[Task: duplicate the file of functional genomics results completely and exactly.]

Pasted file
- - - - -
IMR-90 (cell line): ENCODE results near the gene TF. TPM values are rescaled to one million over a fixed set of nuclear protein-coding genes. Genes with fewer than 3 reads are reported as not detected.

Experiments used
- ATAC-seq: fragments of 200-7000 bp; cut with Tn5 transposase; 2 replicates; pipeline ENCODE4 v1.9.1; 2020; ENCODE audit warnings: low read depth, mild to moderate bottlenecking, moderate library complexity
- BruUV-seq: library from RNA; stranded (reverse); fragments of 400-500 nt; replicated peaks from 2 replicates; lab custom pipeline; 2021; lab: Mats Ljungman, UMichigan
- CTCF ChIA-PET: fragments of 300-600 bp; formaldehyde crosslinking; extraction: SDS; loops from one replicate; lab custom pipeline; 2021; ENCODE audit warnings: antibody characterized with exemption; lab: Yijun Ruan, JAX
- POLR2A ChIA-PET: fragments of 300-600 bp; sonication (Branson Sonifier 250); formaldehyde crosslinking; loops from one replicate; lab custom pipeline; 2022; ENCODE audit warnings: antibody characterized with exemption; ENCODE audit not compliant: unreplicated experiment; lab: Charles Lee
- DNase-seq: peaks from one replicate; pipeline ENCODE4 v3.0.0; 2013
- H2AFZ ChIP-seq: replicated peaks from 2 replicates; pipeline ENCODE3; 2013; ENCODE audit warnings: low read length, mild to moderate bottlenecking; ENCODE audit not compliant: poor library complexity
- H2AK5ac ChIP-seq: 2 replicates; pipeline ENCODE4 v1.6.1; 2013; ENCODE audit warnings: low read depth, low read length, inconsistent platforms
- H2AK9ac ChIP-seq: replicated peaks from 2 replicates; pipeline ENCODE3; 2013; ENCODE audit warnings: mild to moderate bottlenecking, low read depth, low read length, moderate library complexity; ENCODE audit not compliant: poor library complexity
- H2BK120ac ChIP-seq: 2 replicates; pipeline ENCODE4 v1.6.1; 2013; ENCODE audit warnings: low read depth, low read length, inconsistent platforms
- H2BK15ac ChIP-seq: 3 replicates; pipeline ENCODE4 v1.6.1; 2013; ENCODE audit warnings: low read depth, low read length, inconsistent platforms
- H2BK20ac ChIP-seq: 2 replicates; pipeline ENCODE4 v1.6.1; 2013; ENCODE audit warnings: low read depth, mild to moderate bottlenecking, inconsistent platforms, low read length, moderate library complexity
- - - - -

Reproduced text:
IMR-90 (cell line): ENCODE results near the gene TF. TPM values are rescaled to one million over a fixed set of nuclear protein-coding genes. Genes with fewer than 3 reads are reported as not detected.

Experiments used
- ATAC-seq: fragments of 200-7000 bp; cut with Tn5 transposase; 2 replicates; pipeline ENCODE4 v1.9.1; 2020; ENCODE audit warnings: low read depth, mild to moderate bottlenecking, moderate library complexity
- BruUV-seq: library from RNA; stranded (reverse); fragments of 400-500 nt; replicated peaks from 2 replicates; lab custom pipeline; 2021; lab: Mats Ljungman, UMichigan
- CTCF ChIA-PET: fragments of 300-600 bp; formaldehyde crosslinking; extraction: SDS; loops from one replicate; lab custom pipeline; 2021; ENCODE audit warnings: antibody characterized with exemption; lab: Yijun Ruan, JAX
- POLR2A ChIA-PET: fragments of 300-600 bp; sonication (Branson Sonifier 250); formaldehyde crosslinking; loops from one replicate; lab custom pipeline; 2022; ENCODE audit warnings: antibody characterized with exemption; ENCODE audit not compliant: unreplicated experiment; lab: Charles Lee
- DNase-seq: peaks from one replicate; pipeline ENCODE4 v3.0.0; 2013
- H2AFZ ChIP-seq: replicated peaks from 2 replicates; pipeline ENCODE3; 2013; ENCODE audit warnings: low read length, mild to moderate bottlenecking; ENCODE audit not compliant: poor library complexity
- H2AK5ac ChIP-seq: 2 replicates; pipeline ENCODE4 v1.6.1; 2013; ENCODE audit warnings: low read depth, low read length, inconsistent platforms
- H2AK9ac ChIP-seq: replicated peaks from 2 replicates; pipeline ENCODE3; 2013; ENCODE audit warnings: mild to moderate bottlenecking, low read depth, low read length, moderate library complexity; ENCODE audit not compliant: poor library complexity
- H2BK120ac ChIP-seq: 2 replicates; pipeline ENCODE4 v1.6.1; 2013; ENCODE audit warnings: low read depth, low read length, inconsistent platforms
- H2BK15ac ChIP-seq: 3 replicates; pipeline ENCODE4 v1.6.1; 2013; ENCODE audit warnings: low read depth, low read length, inconsistent platforms
- H2BK20ac ChIP-seq: 2 replicates; pipeline ENCODE4 v1.6.1; 2013; ENCODE audit warnings: low read depth, mild to moderate bottlenecking, inconsistent platforms, low read length, moderate library complexity